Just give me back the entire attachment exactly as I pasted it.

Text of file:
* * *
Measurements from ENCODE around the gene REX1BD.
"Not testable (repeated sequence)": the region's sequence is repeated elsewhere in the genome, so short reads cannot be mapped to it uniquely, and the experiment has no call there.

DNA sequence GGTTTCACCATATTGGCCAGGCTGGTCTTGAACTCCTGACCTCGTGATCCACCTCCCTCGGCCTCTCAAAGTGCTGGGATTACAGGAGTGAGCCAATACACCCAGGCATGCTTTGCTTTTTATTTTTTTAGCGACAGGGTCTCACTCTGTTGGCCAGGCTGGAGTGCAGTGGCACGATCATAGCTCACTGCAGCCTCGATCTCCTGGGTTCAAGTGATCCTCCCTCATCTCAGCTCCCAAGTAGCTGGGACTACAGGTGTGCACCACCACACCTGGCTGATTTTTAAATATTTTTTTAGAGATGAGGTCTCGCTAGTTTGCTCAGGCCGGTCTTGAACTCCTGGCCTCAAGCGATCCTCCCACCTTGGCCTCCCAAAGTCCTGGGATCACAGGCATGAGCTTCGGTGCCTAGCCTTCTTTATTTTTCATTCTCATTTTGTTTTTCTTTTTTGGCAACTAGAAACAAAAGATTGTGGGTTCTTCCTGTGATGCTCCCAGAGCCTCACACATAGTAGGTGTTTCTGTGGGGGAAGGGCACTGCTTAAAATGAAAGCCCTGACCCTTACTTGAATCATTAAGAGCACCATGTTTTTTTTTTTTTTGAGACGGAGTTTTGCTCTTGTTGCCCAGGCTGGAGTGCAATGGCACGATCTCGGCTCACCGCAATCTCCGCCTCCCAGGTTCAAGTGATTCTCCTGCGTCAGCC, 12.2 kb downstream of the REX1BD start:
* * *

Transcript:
Measurements from ENCODE around the gene REX1BD.
"Not testable (repeated sequence)": the region's sequence is repeated elsewhere in the genome, so short reads cannot be mapped to it uniquely, and the experiment has no call there.

DNA sequence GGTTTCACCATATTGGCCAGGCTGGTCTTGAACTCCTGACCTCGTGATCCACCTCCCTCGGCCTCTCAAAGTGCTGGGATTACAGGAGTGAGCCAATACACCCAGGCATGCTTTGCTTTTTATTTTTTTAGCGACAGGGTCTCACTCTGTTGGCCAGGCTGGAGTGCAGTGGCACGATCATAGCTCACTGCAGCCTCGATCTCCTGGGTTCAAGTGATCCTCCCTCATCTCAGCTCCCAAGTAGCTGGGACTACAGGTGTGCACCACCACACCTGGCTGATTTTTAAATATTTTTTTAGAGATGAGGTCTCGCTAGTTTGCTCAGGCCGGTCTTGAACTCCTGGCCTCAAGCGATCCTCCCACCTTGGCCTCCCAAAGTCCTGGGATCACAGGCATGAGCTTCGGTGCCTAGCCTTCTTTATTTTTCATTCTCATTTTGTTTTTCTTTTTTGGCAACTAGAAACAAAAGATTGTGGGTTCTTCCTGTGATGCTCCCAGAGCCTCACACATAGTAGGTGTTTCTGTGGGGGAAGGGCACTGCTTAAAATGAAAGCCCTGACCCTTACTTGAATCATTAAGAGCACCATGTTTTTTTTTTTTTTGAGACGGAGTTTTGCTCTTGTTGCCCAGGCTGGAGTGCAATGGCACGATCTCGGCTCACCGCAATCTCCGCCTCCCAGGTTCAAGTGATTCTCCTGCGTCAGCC, 12.2 kb downstream of the REX1BD start: